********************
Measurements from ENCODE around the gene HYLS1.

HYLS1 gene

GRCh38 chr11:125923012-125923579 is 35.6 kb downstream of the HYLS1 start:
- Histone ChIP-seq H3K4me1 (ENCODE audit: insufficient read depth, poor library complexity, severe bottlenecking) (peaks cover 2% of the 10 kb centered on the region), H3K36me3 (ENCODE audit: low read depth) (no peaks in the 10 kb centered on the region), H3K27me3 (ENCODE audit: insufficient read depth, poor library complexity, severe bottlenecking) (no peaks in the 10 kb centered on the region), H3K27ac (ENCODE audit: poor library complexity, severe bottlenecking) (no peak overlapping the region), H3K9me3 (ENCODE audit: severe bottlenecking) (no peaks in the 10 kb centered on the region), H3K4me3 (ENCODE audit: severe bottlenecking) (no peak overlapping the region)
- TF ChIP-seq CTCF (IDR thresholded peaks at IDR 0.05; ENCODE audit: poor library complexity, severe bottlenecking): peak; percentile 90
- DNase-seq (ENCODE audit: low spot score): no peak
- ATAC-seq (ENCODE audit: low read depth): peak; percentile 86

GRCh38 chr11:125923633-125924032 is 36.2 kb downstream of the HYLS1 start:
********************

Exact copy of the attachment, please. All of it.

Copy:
Measurements from ENCODE around the gene HYLS1.

HYLS1 gene

GRCh38 chr11:125923012-125923579 is 35.6 kb downstream of the HYLS1 start:
- Histone ChIP-seq H3K4me1 (ENCODE audit: insufficient read depth, poor library complexity, severe bottlenecking) (peaks cover 2% of the 10 kb centered on the region), H3K36me3 (ENCODE audit: low read depth) (no peaks in the 10 kb centered on the region), H3K27me3 (ENCODE audit: insufficient read depth, poor library complexity, severe bottlenecking) (no peaks in the 10 kb centered on the region), H3K27ac (ENCODE audit: poor library complexity, severe bottlenecking) (no peak overlapping the region), H3K9me3 (ENCODE audit: severe bottlenecking) (no peaks in the 10 kb centered on the region), H3K4me3 (ENCODE audit: severe bottlenecking) (no peak overlapping the region)
- TF ChIP-seq CTCF (IDR thresholded peaks at IDR 0.05; ENCODE audit: poor library complexity, severe bottlenecking): peak; percentile 90
- DNase-seq (ENCODE audit: low spot score): no peak
- ATAC-seq (ENCODE audit: low read depth): peak; percentile 86

GRCh38 chr11:125923633-125924032 is 36.2 kb downstream of the HYLS1 start: